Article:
News reports say the United States government will sue major banks for allegedly misrepresenting the quality of mortgage securities they sold before the financial crisis. The news comes after a volatile August on U.S. markets for banking stocks, which finished the month 15 percent lower.
Bank of America, JPMorgan Chase, Goldman Sachs, and Germany's Deutsche Bank are among more than a dozen banks that news reports say the U.S. Federal Housing Finance Agency will sue.
The agency is expected to argue that the banks missed evidence that borrower incomes were falsified, and then packaged mortgages to sell as securities.
Mark Lamkin, president of Lamkin Wealth Management, says banks are not the only ones to blame for the collapse of the housing market in 2008.
“They should be suing the rating services. The banks can’t rate their own portfolios. They have to go to the S&Ps and Fitches of the world to get these things rated. Had they not rated these things Triple-A, then they never would have been sold like they were sold,” Lamkin said.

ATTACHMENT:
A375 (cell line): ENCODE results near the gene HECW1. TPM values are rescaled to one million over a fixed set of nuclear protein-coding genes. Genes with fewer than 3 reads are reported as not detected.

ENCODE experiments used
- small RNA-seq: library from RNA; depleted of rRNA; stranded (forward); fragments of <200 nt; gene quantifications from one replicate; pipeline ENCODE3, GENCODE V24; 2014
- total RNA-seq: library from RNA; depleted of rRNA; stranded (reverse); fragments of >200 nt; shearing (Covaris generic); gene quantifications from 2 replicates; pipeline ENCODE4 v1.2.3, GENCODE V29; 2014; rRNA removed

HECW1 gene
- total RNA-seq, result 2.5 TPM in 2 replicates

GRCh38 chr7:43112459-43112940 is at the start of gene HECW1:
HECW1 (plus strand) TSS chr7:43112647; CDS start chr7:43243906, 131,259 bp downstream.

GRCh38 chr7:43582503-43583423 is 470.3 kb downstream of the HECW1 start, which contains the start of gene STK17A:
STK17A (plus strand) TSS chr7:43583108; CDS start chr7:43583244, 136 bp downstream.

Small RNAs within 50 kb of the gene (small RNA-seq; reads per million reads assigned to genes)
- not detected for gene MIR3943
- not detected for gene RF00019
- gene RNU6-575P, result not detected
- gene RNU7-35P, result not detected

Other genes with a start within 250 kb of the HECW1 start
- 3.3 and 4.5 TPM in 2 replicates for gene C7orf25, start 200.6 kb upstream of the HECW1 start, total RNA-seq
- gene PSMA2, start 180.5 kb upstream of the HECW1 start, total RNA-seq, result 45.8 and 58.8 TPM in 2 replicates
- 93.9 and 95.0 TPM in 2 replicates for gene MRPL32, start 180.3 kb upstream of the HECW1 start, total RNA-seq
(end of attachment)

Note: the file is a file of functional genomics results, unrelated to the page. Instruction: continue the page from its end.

Lamkin says lax government regulation and consumer ignorance also contributed to the crisis.
Officials at the Housing Finance Agency would not comment on the reports of a lawsuit.
News of the legal action comes after a volatile August that saw bank share prices plummet 35 percent at one point.
Mark Lamkin says the lawsuit places additional pressure on bank profits, but will not necessarily frighten investors in the short term. However, things could change.
“If the numbers get eye-popping (surprisingly large) and banks have to raise capital or banks really talk about bailout or the FDIC (Federal Deposit Insurance Corporation) coming in -- if it gets to that point, then yes, you’re going to spook markets, consumers and then some,” Lamkin said.
The U.S. stock market tumbled on Friday with the release of a dismal jobs report.
James Sweeney, editor of the New York Financial Press, says several risk factors could hurt bank stocks.
“We have so much more coming out, whether it be the Fed chairman’s speech in the middle of September, whether it be further jobless claims figures, whether it be employment data -- private, public. There is so much more to be answered in terms of whether volatility is possible,” Sweeney said.
The collapse of the U.S. housing market sparked a global financial crisis. Sweeney notes that in a globalized economy, American banks are in turn affected by events overseas. He points to Europe, whose banks are being hurt by unemployment and sovereign debt problems in several nations.